Rajiva Singh, president of Noida Federation of Apartment Owners Associations (NOFAA) -- an umbrella body of AOAs – said a structural safety policy had been long awaited.
“It is good to observe that the new policy takes care of structural audits which shall be conducted by a third party ahead of the residential complex being handed over by the builder to respective homebuyers. These audit reviews become important as developers at times fail to execute the stipulated construction parameters. Furthermore, GBN falls in a high seismic zone, so such a policy would provide safety checks for tremor-withstanding capabilities of the condominiums in case of severe earthquakes,” Singh said.
GBN is short for Gautam Buddha Nagar, the Uttar Pradesh district of which Noida is a part.
Singh demanded that builders be made responsible for structural audits and repairs as a follow-up action for 10 years after an OC is given instead of five years.
He also pointed to the absence of any defined plan for expenses that would have to be borne by residents to conduct regular audits every five years in the future.
“There could be a situation where residents’ groups may not want to go for carrying out periodical structural audits because of the cost involved and they continue living in risk without structural audits. We may need to find ways on how funds can be generated for expenses for execution of such structural audits. Also if the need arises, such expenses should be shared by builders or by Noida Authority or by both,” Singh said.
Nripendra Kumar, a representative of Antriksh Forest AOA in Sector 77, said the safety audit of high-rises is necessary, but only the residents should not be held accountable for it.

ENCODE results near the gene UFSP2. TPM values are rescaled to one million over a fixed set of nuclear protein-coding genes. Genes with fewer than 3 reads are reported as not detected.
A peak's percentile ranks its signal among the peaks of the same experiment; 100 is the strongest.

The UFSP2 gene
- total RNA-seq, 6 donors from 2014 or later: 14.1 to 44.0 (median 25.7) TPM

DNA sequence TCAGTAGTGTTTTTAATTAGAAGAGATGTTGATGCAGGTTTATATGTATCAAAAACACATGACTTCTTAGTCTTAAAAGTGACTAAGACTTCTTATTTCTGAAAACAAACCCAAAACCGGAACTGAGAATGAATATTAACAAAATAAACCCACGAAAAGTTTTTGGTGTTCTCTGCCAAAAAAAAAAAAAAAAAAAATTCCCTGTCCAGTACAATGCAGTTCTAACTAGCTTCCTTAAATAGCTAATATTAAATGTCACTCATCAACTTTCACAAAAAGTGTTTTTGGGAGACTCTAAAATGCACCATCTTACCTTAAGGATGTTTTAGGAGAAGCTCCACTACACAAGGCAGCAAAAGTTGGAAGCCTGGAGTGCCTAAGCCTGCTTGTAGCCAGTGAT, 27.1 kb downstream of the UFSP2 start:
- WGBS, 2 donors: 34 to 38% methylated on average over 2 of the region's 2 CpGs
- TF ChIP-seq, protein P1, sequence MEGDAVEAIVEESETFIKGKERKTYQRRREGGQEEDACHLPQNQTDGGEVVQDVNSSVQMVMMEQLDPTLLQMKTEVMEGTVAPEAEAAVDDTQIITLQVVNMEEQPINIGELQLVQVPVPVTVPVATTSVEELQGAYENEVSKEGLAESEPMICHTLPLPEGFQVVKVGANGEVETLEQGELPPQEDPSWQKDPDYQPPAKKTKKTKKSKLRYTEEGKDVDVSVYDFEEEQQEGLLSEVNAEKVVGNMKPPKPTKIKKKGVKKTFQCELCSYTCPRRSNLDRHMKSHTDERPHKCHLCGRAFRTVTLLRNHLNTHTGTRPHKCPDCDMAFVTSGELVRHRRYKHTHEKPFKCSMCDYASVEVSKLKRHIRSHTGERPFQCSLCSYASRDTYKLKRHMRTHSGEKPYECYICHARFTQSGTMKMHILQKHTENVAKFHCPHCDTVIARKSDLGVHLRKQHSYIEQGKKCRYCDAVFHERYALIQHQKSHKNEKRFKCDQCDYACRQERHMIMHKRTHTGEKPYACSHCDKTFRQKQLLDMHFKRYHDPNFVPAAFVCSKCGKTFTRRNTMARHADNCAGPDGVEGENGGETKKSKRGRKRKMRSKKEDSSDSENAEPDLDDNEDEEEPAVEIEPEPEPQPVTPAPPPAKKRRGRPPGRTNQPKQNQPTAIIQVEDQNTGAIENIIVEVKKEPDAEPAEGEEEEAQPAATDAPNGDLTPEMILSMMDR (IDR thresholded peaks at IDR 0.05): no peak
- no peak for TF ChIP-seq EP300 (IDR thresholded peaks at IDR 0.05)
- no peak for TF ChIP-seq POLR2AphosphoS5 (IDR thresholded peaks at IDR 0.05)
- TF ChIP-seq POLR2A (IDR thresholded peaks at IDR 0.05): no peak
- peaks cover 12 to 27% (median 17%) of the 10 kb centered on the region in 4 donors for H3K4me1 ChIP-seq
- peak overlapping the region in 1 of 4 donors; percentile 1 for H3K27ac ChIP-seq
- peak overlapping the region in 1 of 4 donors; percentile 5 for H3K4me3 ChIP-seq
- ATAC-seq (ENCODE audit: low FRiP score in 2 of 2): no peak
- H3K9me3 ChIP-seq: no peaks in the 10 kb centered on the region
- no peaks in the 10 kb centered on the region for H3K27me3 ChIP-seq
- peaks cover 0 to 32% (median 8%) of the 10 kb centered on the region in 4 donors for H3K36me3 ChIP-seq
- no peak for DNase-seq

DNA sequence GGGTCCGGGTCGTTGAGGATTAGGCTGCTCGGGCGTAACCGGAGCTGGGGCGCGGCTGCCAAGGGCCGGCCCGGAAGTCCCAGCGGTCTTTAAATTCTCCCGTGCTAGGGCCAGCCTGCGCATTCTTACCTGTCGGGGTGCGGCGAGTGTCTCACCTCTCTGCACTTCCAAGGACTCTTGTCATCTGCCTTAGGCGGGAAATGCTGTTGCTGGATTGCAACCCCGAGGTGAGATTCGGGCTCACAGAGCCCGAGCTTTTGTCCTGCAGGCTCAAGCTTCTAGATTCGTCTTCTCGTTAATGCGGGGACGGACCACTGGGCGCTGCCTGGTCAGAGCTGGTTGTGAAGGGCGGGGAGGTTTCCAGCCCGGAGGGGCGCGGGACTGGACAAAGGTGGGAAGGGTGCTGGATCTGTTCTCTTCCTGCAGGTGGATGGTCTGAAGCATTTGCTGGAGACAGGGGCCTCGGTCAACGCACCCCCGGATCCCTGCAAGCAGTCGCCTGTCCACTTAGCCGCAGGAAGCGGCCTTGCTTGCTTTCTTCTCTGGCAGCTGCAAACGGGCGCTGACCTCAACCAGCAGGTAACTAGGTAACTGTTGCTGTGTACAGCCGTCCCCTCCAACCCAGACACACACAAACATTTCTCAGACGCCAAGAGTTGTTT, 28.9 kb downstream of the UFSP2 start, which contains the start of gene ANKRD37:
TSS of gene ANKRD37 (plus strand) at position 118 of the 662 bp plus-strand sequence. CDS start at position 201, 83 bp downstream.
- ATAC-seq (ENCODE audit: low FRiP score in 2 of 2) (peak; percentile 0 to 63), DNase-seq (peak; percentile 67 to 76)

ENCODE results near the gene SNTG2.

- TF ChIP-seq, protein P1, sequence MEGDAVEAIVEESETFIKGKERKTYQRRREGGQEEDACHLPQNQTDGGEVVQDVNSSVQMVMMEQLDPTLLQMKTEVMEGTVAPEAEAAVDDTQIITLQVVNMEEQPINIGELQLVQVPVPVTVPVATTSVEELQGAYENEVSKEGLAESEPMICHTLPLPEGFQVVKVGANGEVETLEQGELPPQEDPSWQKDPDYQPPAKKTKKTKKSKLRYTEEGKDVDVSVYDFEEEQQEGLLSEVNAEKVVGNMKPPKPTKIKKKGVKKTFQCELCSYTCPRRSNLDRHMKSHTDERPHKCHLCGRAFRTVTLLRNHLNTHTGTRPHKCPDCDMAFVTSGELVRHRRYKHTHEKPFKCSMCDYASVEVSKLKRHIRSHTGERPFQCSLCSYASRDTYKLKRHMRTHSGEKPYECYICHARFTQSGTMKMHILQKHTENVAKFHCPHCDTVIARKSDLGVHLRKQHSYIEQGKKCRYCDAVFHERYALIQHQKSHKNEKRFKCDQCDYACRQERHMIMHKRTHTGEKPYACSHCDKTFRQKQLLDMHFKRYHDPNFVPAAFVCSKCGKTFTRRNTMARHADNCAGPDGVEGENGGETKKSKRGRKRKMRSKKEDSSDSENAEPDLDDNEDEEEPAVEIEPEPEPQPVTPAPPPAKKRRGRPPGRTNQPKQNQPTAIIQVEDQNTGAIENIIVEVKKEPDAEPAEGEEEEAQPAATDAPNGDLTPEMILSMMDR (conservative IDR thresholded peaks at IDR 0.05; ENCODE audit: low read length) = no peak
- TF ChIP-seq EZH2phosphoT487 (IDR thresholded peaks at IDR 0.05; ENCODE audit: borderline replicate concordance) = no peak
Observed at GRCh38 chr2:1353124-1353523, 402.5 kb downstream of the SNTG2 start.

“Residents have already invested much in buying their flats so it is unjustified to ask them to again keep paying for structural safety audits. In such cases, either the builder or the authority should help AOAs in getting the building’s safety audit done,” Kumar said.
Real estate developers said that according to research by the real estate company ANAROCK, over 400,000 homes are at different stages of construction in the Delhi-NCR region so introduction of such guidelines assume added significance.
Amit Modi, president of the western UP chapter of the Confederation of Real Estate Developers' Association of India (CREDAI) and director of ABA Corporation, said structural safety audits had become necessary in the backdrop of recent tremors felt across Delhi-NCR.
He said getting a structural audit of high-rise buildings from an empanelled IIT, NIT or another specialist institution was already a mandatory part of the construction process.
“We also follow this norm, and most of our projects have already been approved by empanelled IIT specialists. This move will further strengthen the safety mechanism to ensure the structural safety of a building. Noida Authority's new guideline that has made submission of structural safety certification for high-rise buildings compulsory before the issuance of partial or full occupancy certificates, will further bolster the safety mechanism,” Modi said.
Manoj Gaur, chairman and managing director of Gaur Group, a Ghaziabad, Uttar Pradesh-based developer with a focus on the region, said it was a practice already being followed by reputed and responsible builders.
“The UP Apartment Act, 2010, clearly defines the responsibility of the developer in case there is an issue in the structure of the building so that every developer takes a structural certificate from a reputed external institution like Jamia Millia Islamia or IIT. Besides, this certification is also required during the sanction process as well as at the time of applying for the completion certificate,” Gaur said.
What more needs to be done?
Sewa Ram stressed a holistic approach was required for the policy to succeed.
“To make it holistic, the lifecycle maintenance of buildings should also be included in the policy along with a one-time safety audit of buildings. A design-level audit of any upcoming project should also be made mandatory at the time of the approval of the building plan. Building plans lacking the design level audit shouldn’t be approved,” he said.
Jain, the ex-Delhi Development Authority official, said homebuyers should feel assured that they are moving into a safe building and the society should ensure the guidelines aren’t compromised with.“Also the authorities will have to adopt a more liberal way and help AOAs by either giving them money for the audit or get it done themselves in existing old high-rises and societies,” Jain said.